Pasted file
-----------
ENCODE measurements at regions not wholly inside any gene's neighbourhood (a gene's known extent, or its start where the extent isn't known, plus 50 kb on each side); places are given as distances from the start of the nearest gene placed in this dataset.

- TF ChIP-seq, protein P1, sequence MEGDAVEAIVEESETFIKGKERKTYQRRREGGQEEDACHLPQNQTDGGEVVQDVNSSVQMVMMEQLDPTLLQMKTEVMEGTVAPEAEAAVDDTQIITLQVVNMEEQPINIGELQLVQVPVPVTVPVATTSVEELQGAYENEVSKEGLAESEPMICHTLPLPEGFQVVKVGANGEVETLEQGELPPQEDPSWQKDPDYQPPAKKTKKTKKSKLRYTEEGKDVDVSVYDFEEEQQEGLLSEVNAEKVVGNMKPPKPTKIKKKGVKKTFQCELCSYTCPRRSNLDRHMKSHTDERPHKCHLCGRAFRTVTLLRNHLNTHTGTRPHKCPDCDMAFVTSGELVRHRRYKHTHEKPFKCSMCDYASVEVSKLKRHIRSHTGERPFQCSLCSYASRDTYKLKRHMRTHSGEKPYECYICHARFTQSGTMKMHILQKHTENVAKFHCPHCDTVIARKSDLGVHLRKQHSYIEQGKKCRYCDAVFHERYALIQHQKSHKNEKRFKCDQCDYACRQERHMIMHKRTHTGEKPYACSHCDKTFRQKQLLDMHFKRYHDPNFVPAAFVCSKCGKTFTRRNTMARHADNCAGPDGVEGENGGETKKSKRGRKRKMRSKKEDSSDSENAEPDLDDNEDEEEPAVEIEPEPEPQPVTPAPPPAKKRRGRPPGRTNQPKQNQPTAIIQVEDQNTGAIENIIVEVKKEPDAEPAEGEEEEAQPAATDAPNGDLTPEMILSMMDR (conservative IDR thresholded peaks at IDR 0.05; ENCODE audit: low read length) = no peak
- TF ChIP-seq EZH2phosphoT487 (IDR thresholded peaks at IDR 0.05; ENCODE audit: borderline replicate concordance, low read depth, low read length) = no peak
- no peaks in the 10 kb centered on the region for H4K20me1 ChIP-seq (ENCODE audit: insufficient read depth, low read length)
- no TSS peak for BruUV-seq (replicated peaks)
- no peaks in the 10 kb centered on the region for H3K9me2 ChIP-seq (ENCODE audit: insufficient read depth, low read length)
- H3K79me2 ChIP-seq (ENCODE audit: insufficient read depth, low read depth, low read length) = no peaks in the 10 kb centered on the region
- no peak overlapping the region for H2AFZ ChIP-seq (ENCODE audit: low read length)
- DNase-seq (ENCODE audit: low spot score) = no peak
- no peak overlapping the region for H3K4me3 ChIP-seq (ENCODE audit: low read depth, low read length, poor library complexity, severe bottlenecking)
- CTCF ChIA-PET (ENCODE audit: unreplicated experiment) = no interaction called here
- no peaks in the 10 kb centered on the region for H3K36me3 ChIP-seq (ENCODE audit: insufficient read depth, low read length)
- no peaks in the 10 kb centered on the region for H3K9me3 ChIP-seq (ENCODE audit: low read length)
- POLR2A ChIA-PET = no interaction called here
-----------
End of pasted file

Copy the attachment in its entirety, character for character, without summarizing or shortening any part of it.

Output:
ENCODE measurements at regions not wholly inside any gene's neighbourhood (a gene's known extent, or its start where the extent isn't known, plus 50 kb on each side); places are given as distances from the start of the nearest gene placed in this dataset.

- TF ChIP-seq, protein P1, sequence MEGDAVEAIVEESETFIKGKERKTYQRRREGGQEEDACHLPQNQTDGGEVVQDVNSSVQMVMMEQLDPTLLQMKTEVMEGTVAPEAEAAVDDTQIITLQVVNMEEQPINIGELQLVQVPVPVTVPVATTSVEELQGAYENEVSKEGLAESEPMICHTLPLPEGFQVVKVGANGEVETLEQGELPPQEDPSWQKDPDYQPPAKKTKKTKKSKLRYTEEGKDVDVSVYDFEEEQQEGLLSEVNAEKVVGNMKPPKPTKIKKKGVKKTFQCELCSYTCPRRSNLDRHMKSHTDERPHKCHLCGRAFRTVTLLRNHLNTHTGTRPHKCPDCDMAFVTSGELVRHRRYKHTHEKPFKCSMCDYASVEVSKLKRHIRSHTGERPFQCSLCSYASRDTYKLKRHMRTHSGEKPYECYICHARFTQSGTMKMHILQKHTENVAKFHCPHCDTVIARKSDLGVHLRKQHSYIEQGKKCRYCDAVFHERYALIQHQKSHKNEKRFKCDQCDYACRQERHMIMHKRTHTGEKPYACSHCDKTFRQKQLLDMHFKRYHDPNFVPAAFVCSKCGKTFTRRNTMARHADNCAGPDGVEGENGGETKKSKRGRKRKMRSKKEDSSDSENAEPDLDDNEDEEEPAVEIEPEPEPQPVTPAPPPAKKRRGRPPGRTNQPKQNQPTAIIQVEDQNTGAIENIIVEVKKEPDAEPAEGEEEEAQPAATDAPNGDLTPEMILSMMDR (conservative IDR thresholded peaks at IDR 0.05; ENCODE audit: low read length) = no peak
- TF ChIP-seq EZH2phosphoT487 (IDR thresholded peaks at IDR 0.05; ENCODE audit: borderline replicate concordance, low read depth, low read length) = no peak
- no peaks in the 10 kb centered on the region for H4K20me1 ChIP-seq (ENCODE audit: insufficient read depth, low read length)
- no TSS peak for BruUV-seq (replicated peaks)
- no peaks in the 10 kb centered on the region for H3K9me2 ChIP-seq (ENCODE audit: insufficient read depth, low read length)
- H3K79me2 ChIP-seq (ENCODE audit: insufficient read depth, low read depth, low read length) = no peaks in the 10 kb centered on the region
- no peak overlapping the region for H2AFZ ChIP-seq (ENCODE audit: low read length)
- DNase-seq (ENCODE audit: low spot score) = no peak
- no peak overlapping the region for H3K4me3 ChIP-seq (ENCODE audit: low read depth, low read length, poor library complexity, severe bottlenecking)
- CTCF ChIA-PET (ENCODE audit: unreplicated experiment) = no interaction called here
- no peaks in the 10 kb centered on the region for H3K36me3 ChIP-seq (ENCODE audit: insufficient read depth, low read length)
- no peaks in the 10 kb centered on the region for H3K9me3 ChIP-seq (ENCODE audit: low read length)
- POLR2A ChIA-PET = no interaction called here